What skills did you already have when you started your business and what did you have to learn?
Joe: I had to learn everything beyond the craft: accounting, marketing, graphic design, software, even web design. Nobody told us in college that running your own business is about a lot more than making jewelry. I spent as much time or more on administrative stuff as making jewelry to sell. So I read books, took business classes for artists, and just hunkered down and learned how to manage a jewelry business. There’s nothing like a stack of bills for motivation!
Anat: Yeah, not that I could learn how to make web sites, but I had to learn how to market myself, watch my expenses, manage my business. Even learning how to be organized was a challenge – still is sometimes! But selling yourself, that’s the hard thing, for me, for artists, I guess. It’s so hard to price your work when you’re a beginner. But with trial and error, laughter and tears, you know, you figure it out and finally start charging enough to support yourself and your business. I asked teachers and other jewelers for advice, which I encourage my students to do. I was lucky to have a friend who made jewelry too, but had been in marketing before. She had great advice, taught me a lot. With some hard work and long hours, I was managing a wholesale line and had 5 reps spread out across the country. Not bad.
Joe, your book “Soldering Made Simple” has been an inspiration for a lot of people. What caused you to write it?
JOE: I wrote SMS for my students. After class, they’d ask for recommendations for books on soldering, to help them continue. I’ve read a lot of jewelry books, by a lot of great jewelers, and most of them either treated soldering briefly, or focused on using torches with tanks, like oxy/propane, or both. Most books didn’t really break down the techniques into simple steps that a beginner could understand. Nor were they addressing people who were coming from outside of metalsmithing or who might want to work in a home studio. Soldering is a basic skill for metalsmiths, but even in college, we all struggled with it for a long time. It takes time to master, especially on your own! Figuring out how to solder, working at it, just helped me to understand how frustrating it could be and motivated me to share my tips and techniques. I love soldering, the way the metal transforms from solid to liquid and then back to solid, is beautiful. Writing SMS was a lot of fun and I’m so happy that it has helped so many people to learn how to solder. You know, I’ve had new students take 2nd level classes with me, classes that expected basic skills with soldering. Their only experience was from my book and dvd – reading it, practicing and working through the projects. They did great! It was thrilling to see that you can communicate the craft of soldering through pictures and text.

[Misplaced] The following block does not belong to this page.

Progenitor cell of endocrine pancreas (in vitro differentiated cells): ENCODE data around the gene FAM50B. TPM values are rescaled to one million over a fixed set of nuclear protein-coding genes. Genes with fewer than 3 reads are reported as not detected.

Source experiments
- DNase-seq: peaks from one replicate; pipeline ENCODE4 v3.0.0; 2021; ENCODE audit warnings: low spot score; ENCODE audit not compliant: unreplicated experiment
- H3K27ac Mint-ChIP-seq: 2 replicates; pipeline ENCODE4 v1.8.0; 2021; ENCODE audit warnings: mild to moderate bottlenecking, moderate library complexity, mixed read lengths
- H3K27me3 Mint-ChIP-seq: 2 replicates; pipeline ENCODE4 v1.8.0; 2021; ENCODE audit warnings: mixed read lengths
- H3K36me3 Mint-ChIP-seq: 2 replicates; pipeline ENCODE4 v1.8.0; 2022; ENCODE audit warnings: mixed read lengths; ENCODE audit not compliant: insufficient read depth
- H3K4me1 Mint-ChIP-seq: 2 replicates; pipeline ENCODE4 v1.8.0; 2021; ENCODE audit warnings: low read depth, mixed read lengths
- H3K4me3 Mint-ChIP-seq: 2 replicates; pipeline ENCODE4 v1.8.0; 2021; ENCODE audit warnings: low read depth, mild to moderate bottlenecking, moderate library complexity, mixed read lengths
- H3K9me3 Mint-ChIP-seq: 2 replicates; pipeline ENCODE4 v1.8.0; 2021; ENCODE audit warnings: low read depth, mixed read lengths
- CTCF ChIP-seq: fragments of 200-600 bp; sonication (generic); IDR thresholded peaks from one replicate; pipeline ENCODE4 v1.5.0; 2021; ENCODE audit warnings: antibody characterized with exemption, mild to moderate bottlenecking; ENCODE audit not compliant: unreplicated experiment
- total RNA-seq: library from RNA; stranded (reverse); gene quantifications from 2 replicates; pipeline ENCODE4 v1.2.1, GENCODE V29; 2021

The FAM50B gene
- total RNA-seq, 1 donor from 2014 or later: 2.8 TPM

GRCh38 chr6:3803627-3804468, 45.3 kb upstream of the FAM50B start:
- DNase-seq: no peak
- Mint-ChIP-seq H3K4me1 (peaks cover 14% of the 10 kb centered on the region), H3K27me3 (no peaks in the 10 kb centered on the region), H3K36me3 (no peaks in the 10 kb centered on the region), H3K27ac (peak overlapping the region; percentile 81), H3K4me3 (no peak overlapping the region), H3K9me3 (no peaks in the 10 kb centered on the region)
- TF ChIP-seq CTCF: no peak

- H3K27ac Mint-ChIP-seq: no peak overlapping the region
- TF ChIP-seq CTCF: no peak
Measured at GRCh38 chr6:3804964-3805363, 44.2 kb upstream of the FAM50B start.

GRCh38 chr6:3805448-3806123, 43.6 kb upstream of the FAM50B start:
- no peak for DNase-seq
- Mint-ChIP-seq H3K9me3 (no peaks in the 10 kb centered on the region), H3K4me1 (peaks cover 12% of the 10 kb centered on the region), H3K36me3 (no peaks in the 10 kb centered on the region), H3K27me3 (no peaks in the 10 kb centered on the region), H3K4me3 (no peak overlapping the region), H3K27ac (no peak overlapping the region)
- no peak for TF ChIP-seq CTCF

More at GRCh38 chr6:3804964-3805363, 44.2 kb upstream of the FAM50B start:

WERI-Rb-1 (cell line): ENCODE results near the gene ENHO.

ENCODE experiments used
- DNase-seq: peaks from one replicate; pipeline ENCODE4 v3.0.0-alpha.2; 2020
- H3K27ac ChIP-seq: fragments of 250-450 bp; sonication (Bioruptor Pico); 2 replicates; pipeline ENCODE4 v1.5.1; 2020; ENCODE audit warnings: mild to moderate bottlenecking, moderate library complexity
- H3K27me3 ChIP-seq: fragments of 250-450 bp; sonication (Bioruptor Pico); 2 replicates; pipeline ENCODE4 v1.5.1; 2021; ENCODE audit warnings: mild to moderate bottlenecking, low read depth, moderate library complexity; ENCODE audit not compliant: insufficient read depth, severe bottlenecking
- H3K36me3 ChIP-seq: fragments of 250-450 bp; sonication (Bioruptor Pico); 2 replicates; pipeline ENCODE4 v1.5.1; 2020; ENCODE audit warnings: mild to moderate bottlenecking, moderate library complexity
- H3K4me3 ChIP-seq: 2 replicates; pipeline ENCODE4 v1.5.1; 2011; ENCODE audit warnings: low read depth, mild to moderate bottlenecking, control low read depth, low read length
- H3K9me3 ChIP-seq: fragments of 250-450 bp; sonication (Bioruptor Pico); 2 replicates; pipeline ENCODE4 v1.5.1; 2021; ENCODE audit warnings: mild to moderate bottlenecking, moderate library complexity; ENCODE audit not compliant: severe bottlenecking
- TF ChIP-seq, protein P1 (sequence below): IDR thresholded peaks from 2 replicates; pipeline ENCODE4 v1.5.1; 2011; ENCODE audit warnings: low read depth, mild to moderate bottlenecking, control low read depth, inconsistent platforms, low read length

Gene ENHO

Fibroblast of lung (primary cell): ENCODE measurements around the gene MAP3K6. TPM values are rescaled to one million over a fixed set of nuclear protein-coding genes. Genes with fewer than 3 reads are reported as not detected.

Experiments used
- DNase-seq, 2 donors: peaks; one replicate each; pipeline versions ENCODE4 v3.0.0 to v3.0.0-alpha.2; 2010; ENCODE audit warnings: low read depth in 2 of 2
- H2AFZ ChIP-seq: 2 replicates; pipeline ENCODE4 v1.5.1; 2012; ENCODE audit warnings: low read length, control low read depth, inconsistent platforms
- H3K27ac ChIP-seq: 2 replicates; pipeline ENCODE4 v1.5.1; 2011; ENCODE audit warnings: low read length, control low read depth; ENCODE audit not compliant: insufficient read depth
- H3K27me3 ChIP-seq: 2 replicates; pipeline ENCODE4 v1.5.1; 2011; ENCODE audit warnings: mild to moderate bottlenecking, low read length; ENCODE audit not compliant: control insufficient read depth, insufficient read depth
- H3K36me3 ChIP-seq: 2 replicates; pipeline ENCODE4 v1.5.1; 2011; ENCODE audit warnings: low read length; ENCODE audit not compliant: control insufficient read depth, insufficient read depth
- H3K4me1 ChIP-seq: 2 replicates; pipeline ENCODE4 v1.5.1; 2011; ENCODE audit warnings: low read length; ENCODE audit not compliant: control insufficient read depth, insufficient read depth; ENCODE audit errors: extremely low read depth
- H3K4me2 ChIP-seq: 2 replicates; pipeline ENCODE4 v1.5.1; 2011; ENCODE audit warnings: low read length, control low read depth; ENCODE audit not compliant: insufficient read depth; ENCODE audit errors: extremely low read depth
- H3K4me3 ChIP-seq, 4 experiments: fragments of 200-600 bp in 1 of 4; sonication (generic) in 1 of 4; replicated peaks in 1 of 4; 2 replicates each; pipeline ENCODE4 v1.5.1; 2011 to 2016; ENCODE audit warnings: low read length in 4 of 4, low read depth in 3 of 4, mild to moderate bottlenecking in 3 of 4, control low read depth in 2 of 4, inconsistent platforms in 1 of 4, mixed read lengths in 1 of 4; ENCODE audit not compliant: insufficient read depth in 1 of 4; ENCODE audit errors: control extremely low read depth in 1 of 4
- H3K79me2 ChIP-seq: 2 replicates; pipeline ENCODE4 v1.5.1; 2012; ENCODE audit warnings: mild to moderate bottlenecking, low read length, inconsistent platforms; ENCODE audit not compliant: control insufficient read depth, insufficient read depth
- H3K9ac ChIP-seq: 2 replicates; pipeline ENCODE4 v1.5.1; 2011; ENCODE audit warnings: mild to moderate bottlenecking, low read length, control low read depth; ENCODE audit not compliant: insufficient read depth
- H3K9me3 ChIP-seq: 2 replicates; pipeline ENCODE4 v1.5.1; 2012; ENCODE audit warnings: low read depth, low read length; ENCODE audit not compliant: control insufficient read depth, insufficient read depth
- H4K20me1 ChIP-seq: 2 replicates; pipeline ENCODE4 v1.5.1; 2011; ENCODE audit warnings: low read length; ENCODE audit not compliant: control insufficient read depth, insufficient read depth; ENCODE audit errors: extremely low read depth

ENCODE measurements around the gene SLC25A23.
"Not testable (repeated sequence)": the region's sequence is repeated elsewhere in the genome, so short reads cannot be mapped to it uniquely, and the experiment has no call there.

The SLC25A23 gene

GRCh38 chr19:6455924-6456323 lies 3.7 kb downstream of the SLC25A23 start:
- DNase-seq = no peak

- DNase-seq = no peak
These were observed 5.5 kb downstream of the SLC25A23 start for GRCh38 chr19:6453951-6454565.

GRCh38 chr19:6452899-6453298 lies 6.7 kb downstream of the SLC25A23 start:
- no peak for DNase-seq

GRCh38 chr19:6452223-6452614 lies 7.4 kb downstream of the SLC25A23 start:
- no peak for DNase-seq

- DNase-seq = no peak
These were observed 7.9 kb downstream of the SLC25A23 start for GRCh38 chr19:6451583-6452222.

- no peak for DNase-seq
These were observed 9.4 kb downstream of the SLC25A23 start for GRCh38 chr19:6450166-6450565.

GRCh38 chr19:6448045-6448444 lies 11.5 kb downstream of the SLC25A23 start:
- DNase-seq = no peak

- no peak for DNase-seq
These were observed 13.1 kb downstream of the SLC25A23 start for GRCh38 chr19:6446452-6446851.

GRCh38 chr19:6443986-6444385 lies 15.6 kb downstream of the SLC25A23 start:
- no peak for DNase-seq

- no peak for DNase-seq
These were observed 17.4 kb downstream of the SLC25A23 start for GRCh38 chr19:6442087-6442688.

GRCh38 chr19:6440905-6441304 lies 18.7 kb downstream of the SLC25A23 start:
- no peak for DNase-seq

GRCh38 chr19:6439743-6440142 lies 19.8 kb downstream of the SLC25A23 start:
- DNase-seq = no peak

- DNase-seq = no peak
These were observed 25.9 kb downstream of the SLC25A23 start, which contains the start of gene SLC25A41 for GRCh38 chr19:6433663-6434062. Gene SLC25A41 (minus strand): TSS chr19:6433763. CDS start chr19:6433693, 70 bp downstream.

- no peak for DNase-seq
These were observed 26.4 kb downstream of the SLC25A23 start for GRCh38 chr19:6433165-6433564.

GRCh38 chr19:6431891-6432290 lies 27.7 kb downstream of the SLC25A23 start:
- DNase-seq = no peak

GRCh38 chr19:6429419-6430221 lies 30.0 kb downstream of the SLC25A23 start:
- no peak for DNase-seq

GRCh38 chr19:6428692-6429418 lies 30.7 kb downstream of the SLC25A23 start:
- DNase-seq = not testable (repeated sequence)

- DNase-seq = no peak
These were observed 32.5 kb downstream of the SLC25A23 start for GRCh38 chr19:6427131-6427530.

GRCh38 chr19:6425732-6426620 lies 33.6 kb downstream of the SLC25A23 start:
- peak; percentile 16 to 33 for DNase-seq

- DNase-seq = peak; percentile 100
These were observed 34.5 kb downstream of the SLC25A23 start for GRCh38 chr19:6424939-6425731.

What exactly is a Kitchen Table Jeweler?
JOE: Well, we can’t all have jewelry benches and a jewelry school or studio to play in. Lots of us – me included – start at a simple table, at home. So a kitchen table jeweler is someone who works at home, at a simple table or makeshift bench. They’re learning jewelry at their pace, with help from teachers and classes, books and dvds, and good old trial and error. A lot of KTJ are coming to metalsmithing from bead and wirework, from metal clay and other crafts. They’re used to working at home and they like it. So, that begs the question: can you solder and make jewelry at home? Absolutely. I’ll tell you a secret: most of my jewelry jobs, were in basic rooms. They had carpeting, dry wall, nothing special. What you have to do wherever you work is be safe and follow simple rules, like the ones I detail in my book, dvd and in my classes. Commonsense safety makes all the difference. On top of that, I think working at home is a good motivation to be green when it comes to chemicals and tools used for jewelry. Instead of using heavy duty tank torches, you can solder with home friendly cooking torches, the kind you use for creme brulée. I’ve soldered rings, stone settings, even bracelets with butane torches. The bonus is that they’re affordable, accessible, and they’re made to be used in a kitchen. When you take a break from soldering, you can make dessert! I also recommend non-flouride fluxes, biodegradable natural pickling solutions for cleaning your metal, and clean, almost dust-free polishing abrasives for working at home – or anywhere. We use the same stuff at our school. Why expose yourself to harsh chemicals, etc. when there are cleaner alternatives?
Would you explain what “Joe’s successful circle of Soldering?” is?